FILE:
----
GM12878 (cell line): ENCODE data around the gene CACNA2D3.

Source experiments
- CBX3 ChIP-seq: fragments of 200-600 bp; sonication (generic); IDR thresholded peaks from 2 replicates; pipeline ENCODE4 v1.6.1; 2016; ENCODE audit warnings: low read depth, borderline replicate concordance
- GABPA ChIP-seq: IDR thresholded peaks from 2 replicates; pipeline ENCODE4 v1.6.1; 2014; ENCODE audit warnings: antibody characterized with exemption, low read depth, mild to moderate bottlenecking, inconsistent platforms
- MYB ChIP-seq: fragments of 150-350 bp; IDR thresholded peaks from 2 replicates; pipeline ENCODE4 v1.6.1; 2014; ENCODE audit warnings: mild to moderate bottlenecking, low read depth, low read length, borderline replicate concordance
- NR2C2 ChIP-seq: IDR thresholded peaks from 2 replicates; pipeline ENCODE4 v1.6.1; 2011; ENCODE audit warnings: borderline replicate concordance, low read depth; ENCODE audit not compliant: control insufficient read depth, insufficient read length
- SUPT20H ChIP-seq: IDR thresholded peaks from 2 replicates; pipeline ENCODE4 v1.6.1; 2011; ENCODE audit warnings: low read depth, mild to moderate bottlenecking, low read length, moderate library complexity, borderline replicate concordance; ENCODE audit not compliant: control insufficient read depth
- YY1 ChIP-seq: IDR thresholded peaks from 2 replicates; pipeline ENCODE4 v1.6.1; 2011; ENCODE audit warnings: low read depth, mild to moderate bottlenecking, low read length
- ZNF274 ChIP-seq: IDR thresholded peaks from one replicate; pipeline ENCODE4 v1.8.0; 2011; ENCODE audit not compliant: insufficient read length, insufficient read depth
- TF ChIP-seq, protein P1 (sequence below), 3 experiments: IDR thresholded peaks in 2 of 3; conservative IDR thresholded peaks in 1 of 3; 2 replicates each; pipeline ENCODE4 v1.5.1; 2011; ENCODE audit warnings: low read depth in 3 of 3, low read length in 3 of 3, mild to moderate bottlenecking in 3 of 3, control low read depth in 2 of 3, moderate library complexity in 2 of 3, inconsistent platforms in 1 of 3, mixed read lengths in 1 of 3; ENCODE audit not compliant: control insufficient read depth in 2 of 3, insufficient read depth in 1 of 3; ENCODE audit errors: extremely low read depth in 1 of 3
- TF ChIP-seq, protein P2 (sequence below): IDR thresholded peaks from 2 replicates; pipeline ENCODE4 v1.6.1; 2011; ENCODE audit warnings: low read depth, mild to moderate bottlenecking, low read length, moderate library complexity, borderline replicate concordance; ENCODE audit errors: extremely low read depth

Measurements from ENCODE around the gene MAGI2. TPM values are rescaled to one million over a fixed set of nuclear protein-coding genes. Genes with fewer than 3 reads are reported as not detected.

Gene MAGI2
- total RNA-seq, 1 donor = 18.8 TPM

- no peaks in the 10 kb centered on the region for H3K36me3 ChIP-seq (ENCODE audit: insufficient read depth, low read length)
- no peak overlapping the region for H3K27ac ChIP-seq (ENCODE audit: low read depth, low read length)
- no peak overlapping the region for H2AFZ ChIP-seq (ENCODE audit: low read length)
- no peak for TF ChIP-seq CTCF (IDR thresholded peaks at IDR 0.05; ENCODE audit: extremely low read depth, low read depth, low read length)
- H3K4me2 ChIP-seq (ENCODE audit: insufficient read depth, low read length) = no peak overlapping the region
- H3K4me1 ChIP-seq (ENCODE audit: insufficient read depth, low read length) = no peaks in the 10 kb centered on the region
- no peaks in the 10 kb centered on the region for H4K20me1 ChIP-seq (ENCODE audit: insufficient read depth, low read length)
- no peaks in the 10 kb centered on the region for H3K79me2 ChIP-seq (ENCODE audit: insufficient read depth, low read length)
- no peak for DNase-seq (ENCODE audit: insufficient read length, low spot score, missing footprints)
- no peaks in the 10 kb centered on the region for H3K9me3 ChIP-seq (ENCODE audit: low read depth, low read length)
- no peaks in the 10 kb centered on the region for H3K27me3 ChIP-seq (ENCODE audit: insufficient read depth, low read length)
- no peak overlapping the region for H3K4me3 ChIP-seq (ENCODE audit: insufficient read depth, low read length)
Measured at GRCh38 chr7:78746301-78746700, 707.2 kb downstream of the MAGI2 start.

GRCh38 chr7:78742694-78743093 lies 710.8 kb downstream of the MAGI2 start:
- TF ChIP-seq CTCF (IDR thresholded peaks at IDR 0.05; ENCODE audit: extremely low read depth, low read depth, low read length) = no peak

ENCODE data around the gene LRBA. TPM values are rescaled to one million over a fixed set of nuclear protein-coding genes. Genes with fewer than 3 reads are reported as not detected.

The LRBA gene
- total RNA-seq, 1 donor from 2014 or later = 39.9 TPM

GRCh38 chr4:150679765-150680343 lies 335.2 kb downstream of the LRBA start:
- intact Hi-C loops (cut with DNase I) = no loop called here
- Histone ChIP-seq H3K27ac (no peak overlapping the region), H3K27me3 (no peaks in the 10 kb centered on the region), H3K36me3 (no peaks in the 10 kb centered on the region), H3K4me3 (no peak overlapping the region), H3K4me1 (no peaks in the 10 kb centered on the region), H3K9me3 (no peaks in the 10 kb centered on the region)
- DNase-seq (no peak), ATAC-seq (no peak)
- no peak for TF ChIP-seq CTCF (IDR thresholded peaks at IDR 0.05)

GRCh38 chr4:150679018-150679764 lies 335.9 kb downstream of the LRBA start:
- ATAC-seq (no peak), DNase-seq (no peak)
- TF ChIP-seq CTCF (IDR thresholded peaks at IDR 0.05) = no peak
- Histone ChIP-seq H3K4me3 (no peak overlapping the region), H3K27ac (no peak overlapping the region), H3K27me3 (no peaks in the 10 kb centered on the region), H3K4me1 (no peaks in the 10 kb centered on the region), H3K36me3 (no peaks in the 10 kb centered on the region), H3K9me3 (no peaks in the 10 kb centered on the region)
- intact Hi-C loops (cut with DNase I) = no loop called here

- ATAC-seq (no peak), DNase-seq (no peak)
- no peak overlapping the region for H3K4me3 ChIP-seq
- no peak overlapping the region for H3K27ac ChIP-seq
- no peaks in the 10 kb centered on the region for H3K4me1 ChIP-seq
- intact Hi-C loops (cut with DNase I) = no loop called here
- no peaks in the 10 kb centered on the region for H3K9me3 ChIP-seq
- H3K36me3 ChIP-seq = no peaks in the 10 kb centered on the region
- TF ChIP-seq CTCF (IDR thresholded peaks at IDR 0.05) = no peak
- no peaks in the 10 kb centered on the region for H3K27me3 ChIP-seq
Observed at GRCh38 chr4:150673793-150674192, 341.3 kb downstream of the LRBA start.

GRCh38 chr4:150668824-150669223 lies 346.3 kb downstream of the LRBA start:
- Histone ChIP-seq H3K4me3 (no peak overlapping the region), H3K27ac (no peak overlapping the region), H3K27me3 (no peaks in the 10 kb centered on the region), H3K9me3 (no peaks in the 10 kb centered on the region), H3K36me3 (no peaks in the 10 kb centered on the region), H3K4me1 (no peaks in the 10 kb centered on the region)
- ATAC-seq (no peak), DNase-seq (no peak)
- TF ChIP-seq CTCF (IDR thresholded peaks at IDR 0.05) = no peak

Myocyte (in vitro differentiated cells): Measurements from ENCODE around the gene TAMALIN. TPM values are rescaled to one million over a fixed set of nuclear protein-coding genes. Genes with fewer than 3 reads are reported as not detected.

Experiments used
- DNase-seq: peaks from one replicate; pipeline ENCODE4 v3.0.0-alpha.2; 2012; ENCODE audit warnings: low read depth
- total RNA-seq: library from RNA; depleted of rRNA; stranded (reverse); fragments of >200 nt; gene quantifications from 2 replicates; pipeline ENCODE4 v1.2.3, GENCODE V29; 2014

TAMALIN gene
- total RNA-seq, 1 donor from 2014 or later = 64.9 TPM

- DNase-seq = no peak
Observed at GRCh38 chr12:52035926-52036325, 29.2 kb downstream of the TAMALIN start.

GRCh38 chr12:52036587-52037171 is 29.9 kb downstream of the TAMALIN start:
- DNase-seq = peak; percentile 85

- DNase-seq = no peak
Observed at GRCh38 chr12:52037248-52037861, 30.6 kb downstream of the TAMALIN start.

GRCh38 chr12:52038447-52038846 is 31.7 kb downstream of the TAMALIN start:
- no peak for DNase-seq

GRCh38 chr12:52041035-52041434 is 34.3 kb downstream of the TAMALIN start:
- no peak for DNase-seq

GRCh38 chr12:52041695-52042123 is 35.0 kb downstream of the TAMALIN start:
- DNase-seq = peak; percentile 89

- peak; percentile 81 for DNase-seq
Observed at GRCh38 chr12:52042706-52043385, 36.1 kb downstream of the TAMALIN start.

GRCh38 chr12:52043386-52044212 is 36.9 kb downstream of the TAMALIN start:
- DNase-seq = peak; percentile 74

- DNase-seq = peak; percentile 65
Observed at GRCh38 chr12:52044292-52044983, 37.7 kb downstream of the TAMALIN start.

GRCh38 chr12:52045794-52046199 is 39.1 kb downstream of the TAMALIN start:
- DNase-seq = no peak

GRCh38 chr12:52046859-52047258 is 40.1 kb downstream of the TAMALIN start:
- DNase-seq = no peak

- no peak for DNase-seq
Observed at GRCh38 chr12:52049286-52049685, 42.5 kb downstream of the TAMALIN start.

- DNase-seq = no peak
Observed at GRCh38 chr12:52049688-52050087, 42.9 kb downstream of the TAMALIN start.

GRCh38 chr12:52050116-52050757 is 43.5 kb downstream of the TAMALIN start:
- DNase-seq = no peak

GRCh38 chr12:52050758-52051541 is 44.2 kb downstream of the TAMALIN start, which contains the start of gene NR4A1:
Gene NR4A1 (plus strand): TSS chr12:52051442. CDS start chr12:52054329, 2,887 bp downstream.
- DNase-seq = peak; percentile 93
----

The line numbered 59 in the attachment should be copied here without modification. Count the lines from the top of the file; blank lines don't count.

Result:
- DNase-seq: peaks from one replicate; pipeline ENCODE4 v3.0.0-alpha.2; 2012; ENCODE audit warnings: low read depth